Do you ever spend time thinking about how you grew up? All the things that you did as a kid….the good and the bad things?? I was thinking about that today as I was at work. I worked at junior college, and I am around a lot of young adults and non-traditional students. One of the things that hit me was….how many things could I have learned from growing up? Do you ever wonder that?
Random yes, but it makes you stop and think back to the good old days when you lived at home (hopefully it was good). I know for me things were so different. I grew up in a foreign country, I lived in a village that was nestled about 5,000 ft. up on the side of a mountain. The view was amazing! On the clearest of days I could see a volcano. We had two seasons (simple right) the rainy season – six months of rain and the dry season – six months of dry. When I was growing up we did not have electricity, at my house we had solar batteries but we did have to use lamps and candles. I had a big stove for the “cold” nights (maybe in the 70’s) but we had strong guests of wind. My house was made out of adobe, mud with straw in it, and my room was made from wood. When it rained my house leaked everywhere…sometimes my house flooded. We used an old ham radio (sp?) to communicate to the outside world (no cell phones, etc). Up until 1998, we used a six seat plane, which landed in a corn field), to fly the 45 minutes from my village into the capital city. We did that for groceries, and medical doctors. The closest medical facility to use was some 4-6 hours away on unpaved, horribly muddy (during the rainy season) road. I know many people who died simply because they could not make it to a doctor in time. Oh and fuel, the four wheel drive vehicles that FINALLY made it to my village…they had to have four wheel drive to make it.
The village itself was so small, a huge catholic church was in the center of town. I used to say “the conquistadors” must have loved the village. I cannot say for sure if it was the Spanish that built the church but it was a huge landmark nonetheless. I really did not cherish the quietness of the village. How at night you could hear the sound of bugs chirping, and you could see the clearest of clear stars. The sunrises were absolutely breath taking! It brings tears to my eyes to remember the beautiful, peaceful village that I call home. It has been many years since I have gone back, one day though I tell myself. One day I will go back and remember the amazing stories I have from my growing up years.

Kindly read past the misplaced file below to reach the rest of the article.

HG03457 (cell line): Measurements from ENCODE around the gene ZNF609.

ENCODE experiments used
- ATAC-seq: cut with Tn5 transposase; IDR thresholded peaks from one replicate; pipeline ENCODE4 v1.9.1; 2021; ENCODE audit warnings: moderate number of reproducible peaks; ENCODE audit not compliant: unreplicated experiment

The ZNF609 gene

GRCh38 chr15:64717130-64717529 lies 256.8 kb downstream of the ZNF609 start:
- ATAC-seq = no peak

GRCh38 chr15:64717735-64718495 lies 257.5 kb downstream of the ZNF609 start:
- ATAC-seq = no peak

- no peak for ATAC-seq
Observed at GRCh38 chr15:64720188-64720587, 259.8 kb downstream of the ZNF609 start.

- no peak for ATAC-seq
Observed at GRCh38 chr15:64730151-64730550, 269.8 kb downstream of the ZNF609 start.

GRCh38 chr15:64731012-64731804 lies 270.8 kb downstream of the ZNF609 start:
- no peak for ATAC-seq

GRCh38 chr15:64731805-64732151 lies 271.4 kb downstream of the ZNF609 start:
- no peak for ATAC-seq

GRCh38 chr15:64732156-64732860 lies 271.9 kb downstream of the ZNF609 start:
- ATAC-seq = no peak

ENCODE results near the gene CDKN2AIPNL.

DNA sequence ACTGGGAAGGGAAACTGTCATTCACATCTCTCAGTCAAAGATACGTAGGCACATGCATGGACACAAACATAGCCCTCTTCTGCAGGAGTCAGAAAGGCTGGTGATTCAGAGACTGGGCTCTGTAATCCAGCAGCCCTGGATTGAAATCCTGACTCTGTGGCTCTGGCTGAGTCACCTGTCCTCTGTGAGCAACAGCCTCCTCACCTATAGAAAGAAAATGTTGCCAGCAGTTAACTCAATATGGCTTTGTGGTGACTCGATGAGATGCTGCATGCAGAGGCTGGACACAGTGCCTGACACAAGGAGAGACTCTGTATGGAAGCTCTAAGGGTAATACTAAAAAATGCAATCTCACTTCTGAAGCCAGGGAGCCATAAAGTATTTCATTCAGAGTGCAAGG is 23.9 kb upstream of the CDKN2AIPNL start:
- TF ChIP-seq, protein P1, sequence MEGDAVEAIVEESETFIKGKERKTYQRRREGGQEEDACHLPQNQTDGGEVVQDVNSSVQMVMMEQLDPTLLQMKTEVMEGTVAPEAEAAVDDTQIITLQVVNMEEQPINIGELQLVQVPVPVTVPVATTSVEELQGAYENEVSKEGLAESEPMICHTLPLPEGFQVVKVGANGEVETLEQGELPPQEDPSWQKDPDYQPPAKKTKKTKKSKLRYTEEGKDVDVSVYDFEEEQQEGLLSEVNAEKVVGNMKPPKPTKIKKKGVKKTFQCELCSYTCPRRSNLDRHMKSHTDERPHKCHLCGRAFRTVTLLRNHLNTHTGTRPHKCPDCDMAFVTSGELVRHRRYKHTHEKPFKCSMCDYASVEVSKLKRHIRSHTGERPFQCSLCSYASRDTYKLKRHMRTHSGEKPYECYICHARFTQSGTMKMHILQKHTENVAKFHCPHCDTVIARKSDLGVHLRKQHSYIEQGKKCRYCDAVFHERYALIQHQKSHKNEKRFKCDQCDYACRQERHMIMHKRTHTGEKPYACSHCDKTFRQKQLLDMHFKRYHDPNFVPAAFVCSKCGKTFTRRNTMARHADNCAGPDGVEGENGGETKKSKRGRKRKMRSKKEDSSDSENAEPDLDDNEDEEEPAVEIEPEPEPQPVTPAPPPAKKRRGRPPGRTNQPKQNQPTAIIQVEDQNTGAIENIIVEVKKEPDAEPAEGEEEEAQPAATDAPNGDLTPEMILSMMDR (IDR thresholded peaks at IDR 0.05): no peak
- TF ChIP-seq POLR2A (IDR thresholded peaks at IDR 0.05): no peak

I can tell you the story of a hospital that was built, I can tell you of my many travels down to rivers, up to waterfalls, stuck in the mud, hiking up mountains, saving lives, and growing up! Maybe I will…although many would probably say…that’s ok! How does that tie into my Rheumatoid Arthritis, Lupus, or Fibromyalgia…since that is the driving force behind my blog?? Well you know, you get to hear about me and my life. Maybe it will spark some cool thoughts from my readers. But to me, it ties to all the disease things because it shows you the environment that I grew up in. It would be cool if my story could be one of the many stories that helps RA researchers pinpoint what causes RA. Was it because I got TB shots, and TONS of tentanus shots (doubt it but you never know). Was it because I grew up around so much dust, diseases (cholera, dengue fever, hepatitis, etc.). You never know.
But for me it is fun to talk about home, I miss it so much! My country has changed, of that I have no doubt. But one day I do hope to go back and see the homeland. To see what has changed, to walk the streets I did as I kid and to capture a few more sun rises and sunsets.
Here are a few pictures of the views and village that I call home 🙂